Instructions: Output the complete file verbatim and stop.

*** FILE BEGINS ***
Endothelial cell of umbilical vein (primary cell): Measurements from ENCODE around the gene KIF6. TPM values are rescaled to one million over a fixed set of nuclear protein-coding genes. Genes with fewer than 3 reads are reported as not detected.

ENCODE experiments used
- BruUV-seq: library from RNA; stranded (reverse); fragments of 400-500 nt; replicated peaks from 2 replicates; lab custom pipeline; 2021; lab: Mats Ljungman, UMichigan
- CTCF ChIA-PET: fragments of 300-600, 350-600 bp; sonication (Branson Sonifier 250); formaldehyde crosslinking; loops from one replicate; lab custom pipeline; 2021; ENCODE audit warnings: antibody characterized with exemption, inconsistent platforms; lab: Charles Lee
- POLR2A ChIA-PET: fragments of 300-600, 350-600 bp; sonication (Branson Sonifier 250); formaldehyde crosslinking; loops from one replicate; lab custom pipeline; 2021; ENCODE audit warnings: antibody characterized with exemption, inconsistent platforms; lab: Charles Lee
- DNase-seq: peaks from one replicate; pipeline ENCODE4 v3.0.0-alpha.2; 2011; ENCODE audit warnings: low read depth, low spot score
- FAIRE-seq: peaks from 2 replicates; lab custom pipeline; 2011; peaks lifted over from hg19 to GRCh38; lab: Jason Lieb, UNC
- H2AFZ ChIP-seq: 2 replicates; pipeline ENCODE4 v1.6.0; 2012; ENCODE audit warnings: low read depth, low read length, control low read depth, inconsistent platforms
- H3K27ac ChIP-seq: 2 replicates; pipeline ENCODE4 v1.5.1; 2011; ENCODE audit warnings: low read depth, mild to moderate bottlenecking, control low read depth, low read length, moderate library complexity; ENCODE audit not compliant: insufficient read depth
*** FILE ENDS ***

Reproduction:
Endothelial cell of umbilical vein (primary cell): Measurements from ENCODE around the gene KIF6. TPM values are rescaled to one million over a fixed set of nuclear protein-coding genes. Genes with fewer than 3 reads are reported as not detected.

ENCODE experiments used
- BruUV-seq: library from RNA; stranded (reverse); fragments of 400-500 nt; replicated peaks from 2 replicates; lab custom pipeline; 2021; lab: Mats Ljungman, UMichigan
- CTCF ChIA-PET: fragments of 300-600, 350-600 bp; sonication (Branson Sonifier 250); formaldehyde crosslinking; loops from one replicate; lab custom pipeline; 2021; ENCODE audit warnings: antibody characterized with exemption, inconsistent platforms; lab: Charles Lee
- POLR2A ChIA-PET: fragments of 300-600, 350-600 bp; sonication (Branson Sonifier 250); formaldehyde crosslinking; loops from one replicate; lab custom pipeline; 2021; ENCODE audit warnings: antibody characterized with exemption, inconsistent platforms; lab: Charles Lee
- DNase-seq: peaks from one replicate; pipeline ENCODE4 v3.0.0-alpha.2; 2011; ENCODE audit warnings: low read depth, low spot score
- FAIRE-seq: peaks from 2 replicates; lab custom pipeline; 2011; peaks lifted over from hg19 to GRCh38; lab: Jason Lieb, UNC
- H2AFZ ChIP-seq: 2 replicates; pipeline ENCODE4 v1.6.0; 2012; ENCODE audit warnings: low read depth, low read length, control low read depth, inconsistent platforms
- H3K27ac ChIP-seq: 2 replicates; pipeline ENCODE4 v1.5.1; 2011; ENCODE audit warnings: low read depth, mild to moderate bottlenecking, control low read depth, low read length, moderate library complexity; ENCODE audit not compliant: insufficient read depth